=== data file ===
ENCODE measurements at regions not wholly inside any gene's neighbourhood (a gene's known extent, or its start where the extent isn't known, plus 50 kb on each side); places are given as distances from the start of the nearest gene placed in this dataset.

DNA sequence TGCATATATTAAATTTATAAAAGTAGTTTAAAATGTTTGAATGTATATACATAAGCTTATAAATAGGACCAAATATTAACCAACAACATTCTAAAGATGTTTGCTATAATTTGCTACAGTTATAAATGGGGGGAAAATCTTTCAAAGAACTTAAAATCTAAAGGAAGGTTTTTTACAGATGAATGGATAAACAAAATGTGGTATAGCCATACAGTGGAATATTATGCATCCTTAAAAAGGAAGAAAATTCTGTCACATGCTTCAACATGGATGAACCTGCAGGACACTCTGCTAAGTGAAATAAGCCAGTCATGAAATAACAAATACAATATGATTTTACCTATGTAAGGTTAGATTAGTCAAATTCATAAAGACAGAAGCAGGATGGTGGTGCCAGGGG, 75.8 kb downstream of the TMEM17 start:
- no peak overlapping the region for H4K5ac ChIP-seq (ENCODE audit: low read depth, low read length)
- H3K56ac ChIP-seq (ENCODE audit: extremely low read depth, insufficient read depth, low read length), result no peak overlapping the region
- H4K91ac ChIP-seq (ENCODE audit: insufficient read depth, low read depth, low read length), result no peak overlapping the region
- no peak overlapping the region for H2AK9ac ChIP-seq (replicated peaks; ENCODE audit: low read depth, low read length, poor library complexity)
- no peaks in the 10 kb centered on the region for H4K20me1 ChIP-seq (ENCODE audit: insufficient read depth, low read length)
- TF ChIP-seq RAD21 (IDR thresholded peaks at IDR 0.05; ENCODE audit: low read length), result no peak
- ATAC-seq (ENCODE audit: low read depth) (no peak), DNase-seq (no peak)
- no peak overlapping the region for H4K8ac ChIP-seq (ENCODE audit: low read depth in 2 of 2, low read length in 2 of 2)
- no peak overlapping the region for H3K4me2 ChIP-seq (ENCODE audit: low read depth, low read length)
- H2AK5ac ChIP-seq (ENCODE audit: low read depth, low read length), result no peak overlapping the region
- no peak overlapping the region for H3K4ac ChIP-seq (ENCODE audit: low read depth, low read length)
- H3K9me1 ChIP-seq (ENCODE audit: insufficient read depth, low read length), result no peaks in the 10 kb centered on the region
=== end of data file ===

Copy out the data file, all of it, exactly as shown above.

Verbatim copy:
ENCODE measurements at regions not wholly inside any gene's neighbourhood (a gene's known extent, or its start where the extent isn't known, plus 50 kb on each side); places are given as distances from the start of the nearest gene placed in this dataset.

DNA sequence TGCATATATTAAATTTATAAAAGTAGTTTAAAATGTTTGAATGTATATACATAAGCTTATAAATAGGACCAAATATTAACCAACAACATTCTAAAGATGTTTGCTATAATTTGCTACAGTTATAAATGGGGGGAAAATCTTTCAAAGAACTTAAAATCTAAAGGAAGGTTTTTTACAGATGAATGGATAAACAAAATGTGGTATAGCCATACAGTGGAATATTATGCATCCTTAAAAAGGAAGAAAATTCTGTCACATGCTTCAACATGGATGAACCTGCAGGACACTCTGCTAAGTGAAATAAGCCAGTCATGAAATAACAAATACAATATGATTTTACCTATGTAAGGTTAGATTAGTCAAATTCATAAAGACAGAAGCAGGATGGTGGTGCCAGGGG, 75.8 kb downstream of the TMEM17 start:
- no peak overlapping the region for H4K5ac ChIP-seq (ENCODE audit: low read depth, low read length)
- H3K56ac ChIP-seq (ENCODE audit: extremely low read depth, insufficient read depth, low read length), result no peak overlapping the region
- H4K91ac ChIP-seq (ENCODE audit: insufficient read depth, low read depth, low read length), result no peak overlapping the region
- no peak overlapping the region for H2AK9ac ChIP-seq (replicated peaks; ENCODE audit: low read depth, low read length, poor library complexity)
- no peaks in the 10 kb centered on the region for H4K20me1 ChIP-seq (ENCODE audit: insufficient read depth, low read length)
- TF ChIP-seq RAD21 (IDR thresholded peaks at IDR 0.05; ENCODE audit: low read length), result no peak
- ATAC-seq (ENCODE audit: low read depth) (no peak), DNase-seq (no peak)
- no peak overlapping the region for H4K8ac ChIP-seq (ENCODE audit: low read depth in 2 of 2, low read length in 2 of 2)
- no peak overlapping the region for H3K4me2 ChIP-seq (ENCODE audit: low read depth, low read length)
- H2AK5ac ChIP-seq (ENCODE audit: low read depth, low read length), result no peak overlapping the region
- no peak overlapping the region for H3K4ac ChIP-seq (ENCODE audit: low read depth, low read length)
- H3K9me1 ChIP-seq (ENCODE audit: insufficient read depth, low read length), result no peaks in the 10 kb centered on the region